• Sometimes starting with a diagram as in growing ‘matchstick’ patterns, leading to nth term generalisations and then an accompanying number sequence

• Sometimes starting with an algebraic statement, eg asking students to give reasons why 3(n + 2) is 3n + 2 + 4 or why n^{2} – 1 is (n – 1)(n + 1) from a diagram and by substitution

• Sometimes starting with a sequence of numerical results:

*3 + 4 – 5 = 2, *

6 + 7 – 8 = 5,

11 + 12 – 13 = 10

and asking for a generality to be expressed and proved algebraically as well as a result being derived from a diagram (as well as common sense reasoning).

Occasions to involve algebra throughout the maths curriculum as well as relating notation to scientific relationships and spreadsheet formulas can help to promote its usefulness.

Some examples:

• For angles, this might be recording a + b + c = 180^{o} and creating and using algebraic statements to solve an angle problem, eg in a triangle the angles increase by a constant amount and one of the angles is 40^{o}; what are the other two? For ‘vertically’ opposite angles, the statements a + b = 180^{o} and a + c = 180^{o} can lead to a deduction that b = c.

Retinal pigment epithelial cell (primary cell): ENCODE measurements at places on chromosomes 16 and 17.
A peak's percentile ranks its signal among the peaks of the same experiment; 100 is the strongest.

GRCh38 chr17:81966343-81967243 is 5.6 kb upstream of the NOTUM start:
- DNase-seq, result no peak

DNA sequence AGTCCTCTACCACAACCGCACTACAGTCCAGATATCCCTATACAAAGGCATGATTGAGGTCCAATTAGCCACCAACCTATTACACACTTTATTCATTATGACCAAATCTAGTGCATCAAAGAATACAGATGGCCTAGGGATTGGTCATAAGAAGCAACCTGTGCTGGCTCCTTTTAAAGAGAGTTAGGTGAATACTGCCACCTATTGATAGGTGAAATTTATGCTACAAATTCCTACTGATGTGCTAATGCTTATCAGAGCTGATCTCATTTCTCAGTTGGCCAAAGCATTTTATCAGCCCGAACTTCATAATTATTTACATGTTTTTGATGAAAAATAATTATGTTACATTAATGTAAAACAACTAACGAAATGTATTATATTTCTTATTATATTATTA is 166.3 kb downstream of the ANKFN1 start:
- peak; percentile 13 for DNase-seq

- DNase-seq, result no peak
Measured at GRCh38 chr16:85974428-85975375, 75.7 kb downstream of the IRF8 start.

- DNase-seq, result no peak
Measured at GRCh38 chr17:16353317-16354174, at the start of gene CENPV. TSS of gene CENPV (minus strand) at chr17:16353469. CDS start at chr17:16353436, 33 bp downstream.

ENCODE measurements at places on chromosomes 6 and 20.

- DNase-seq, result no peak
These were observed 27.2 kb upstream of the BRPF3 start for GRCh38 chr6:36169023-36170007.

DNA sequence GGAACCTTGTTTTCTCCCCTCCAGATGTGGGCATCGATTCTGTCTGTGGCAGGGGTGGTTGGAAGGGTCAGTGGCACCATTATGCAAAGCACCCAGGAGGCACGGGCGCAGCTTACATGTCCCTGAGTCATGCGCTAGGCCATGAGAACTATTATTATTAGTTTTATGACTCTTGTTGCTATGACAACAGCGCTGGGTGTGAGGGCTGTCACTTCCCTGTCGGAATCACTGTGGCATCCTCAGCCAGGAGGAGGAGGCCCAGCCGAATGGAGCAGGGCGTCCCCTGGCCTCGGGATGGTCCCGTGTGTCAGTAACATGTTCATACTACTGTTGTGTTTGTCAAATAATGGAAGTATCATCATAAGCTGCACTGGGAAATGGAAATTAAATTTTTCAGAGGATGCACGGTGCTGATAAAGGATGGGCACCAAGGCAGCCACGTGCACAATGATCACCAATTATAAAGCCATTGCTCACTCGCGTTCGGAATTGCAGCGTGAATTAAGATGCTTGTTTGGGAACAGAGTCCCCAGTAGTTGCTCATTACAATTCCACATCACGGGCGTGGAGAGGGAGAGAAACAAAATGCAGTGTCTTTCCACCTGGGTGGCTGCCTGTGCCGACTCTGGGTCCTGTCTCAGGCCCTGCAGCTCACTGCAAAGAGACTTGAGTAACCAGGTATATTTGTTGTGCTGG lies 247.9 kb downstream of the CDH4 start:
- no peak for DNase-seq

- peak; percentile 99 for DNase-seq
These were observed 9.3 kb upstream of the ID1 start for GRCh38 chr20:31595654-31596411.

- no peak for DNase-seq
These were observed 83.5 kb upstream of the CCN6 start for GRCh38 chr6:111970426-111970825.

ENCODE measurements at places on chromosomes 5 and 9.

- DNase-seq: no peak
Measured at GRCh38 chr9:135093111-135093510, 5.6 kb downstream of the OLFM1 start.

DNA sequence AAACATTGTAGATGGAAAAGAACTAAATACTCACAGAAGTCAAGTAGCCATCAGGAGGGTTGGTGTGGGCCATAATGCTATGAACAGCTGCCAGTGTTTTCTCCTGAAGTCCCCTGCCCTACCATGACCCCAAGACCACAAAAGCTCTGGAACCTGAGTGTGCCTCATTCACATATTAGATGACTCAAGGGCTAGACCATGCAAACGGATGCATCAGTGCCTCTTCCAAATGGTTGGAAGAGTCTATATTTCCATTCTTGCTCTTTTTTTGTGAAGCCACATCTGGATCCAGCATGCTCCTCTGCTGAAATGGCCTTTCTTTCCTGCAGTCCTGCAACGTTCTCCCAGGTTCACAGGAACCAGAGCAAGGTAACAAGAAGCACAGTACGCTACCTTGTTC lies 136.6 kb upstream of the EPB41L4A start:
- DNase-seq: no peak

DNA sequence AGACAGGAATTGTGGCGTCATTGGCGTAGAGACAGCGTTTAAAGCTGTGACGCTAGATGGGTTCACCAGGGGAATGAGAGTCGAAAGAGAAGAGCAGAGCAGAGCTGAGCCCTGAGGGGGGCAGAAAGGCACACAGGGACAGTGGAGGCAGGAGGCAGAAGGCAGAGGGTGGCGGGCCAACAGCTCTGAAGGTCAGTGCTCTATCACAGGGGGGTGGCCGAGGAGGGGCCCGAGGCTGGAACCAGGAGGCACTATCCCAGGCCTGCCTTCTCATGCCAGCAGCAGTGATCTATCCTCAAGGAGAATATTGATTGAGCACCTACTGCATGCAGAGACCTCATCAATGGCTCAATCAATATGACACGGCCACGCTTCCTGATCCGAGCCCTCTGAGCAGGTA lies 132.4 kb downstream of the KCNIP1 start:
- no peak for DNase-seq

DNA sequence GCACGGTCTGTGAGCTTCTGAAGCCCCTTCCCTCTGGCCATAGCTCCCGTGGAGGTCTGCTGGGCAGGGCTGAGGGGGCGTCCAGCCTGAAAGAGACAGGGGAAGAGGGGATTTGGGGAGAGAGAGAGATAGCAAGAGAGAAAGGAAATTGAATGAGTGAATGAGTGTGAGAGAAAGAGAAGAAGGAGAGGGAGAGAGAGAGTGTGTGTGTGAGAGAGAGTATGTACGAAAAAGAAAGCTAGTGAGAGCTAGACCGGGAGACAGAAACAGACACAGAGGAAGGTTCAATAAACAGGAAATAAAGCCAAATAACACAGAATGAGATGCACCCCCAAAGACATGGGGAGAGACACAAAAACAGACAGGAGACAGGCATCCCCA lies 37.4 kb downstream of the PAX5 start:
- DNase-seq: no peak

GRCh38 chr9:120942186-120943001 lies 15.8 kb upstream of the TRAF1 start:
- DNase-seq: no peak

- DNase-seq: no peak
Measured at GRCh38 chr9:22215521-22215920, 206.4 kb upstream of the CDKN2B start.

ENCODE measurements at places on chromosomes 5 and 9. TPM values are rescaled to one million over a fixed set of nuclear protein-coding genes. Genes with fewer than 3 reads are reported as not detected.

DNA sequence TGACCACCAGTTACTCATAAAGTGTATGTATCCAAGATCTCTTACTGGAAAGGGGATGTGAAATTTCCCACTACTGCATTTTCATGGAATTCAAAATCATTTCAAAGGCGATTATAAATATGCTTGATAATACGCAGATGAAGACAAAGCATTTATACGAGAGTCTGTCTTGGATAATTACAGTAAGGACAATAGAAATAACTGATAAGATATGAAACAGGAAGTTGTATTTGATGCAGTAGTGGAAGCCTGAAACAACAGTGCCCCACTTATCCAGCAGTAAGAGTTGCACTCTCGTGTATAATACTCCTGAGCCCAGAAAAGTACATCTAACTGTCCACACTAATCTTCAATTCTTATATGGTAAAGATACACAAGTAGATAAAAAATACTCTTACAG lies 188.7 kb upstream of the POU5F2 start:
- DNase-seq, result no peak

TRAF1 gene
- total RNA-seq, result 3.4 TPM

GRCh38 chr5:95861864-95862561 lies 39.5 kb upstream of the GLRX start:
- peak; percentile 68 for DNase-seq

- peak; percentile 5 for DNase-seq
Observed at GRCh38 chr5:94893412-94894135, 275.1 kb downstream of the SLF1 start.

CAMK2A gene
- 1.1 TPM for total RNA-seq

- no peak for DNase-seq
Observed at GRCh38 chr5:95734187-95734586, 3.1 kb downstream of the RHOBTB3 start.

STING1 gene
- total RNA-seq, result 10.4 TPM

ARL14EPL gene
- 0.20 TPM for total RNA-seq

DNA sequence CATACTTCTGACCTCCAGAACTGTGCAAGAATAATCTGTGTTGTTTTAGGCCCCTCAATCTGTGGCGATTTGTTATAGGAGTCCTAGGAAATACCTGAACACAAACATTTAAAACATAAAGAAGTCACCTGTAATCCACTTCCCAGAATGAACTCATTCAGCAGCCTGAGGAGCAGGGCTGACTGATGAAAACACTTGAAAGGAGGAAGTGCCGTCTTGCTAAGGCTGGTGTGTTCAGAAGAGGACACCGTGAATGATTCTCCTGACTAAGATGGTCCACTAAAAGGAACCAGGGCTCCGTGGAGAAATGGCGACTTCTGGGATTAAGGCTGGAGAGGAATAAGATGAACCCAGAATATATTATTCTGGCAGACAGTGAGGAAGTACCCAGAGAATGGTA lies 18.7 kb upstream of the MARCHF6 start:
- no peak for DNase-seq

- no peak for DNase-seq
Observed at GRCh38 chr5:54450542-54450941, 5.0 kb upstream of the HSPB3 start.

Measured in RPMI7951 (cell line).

• In work on averages, this could involve proving that the median and the mean of four consecutive numbers are the same and are always the first number, add 1½.

• In work on area, this could involve viewing a trapezium as two triangles so a rule for finding the area of any trapezium is ½ ah + ½ bh.

• Finding pairs of numbers where the sum is equal to the product can involve fractions, which can be related to a representation as a(b – 1) = b (fixing various values of ‘b’ to find an associated value for ‘a’ and then checking these).

• Work on trial and improvement could involve a decimal search – maybe to find the largest rectangular area that can be enclosed by a 20 m long (thin) rope, which could be related to maximising the expression: w(10 – w) and drawing a graph.

Purposes for algebraic manipulation work can helpfully be set within the arena of mathematical (and general) problem solving, with a desire for completion possibly achieved by producing a general rule or a proof.

Algebraic statements can then be appreciated to be the most appropriate way of succinctly expressing relationships and/or general statements. Such a drive encompasses more than developing important algebraic manipulation skills; it can provide a context, a purpose and a motivation for algebraic activity, maybe banishing bafflement.